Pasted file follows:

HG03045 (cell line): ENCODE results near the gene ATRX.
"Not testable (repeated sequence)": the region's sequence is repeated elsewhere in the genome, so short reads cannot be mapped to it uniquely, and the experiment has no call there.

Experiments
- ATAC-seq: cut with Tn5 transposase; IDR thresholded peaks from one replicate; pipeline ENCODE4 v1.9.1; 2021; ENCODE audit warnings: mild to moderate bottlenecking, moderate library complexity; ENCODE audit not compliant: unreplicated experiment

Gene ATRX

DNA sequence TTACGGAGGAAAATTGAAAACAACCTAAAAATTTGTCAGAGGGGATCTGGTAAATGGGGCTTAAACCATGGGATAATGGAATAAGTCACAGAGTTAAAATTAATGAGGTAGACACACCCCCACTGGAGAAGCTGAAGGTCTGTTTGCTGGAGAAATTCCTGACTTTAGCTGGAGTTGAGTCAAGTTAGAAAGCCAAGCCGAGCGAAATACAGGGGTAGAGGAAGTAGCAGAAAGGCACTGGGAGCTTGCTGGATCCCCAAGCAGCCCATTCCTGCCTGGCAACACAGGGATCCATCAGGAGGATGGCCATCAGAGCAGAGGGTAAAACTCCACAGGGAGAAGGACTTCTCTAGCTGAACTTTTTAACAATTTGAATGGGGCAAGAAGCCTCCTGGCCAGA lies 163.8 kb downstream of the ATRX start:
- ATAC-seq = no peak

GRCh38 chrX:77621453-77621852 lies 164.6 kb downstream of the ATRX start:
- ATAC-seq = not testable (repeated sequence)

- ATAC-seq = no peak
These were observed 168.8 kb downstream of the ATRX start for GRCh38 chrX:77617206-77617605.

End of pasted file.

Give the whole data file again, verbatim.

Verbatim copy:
HG03045 (cell line): ENCODE results near the gene ATRX.
"Not testable (repeated sequence)": the region's sequence is repeated elsewhere in the genome, so short reads cannot be mapped to it uniquely, and the experiment has no call there.

Experiments
- ATAC-seq: cut with Tn5 transposase; IDR thresholded peaks from one replicate; pipeline ENCODE4 v1.9.1; 2021; ENCODE audit warnings: mild to moderate bottlenecking, moderate library complexity; ENCODE audit not compliant: unreplicated experiment

Gene ATRX

DNA sequence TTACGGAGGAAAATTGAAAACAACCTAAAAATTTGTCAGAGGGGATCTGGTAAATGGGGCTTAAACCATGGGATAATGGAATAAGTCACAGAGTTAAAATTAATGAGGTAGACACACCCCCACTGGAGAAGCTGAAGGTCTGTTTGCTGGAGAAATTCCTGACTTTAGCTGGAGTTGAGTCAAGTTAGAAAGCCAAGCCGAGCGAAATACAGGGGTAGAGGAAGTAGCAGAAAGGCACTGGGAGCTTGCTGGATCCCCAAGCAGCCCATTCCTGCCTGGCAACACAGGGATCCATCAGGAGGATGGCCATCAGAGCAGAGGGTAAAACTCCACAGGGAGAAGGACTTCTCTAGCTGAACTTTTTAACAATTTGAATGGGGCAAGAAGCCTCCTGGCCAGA lies 163.8 kb downstream of the ATRX start:
- ATAC-seq = no peak

GRCh38 chrX:77621453-77621852 lies 164.6 kb downstream of the ATRX start:
- ATAC-seq = not testable (repeated sequence)

- ATAC-seq = no peak
These were observed 168.8 kb downstream of the ATRX start for GRCh38 chrX:77617206-77617605.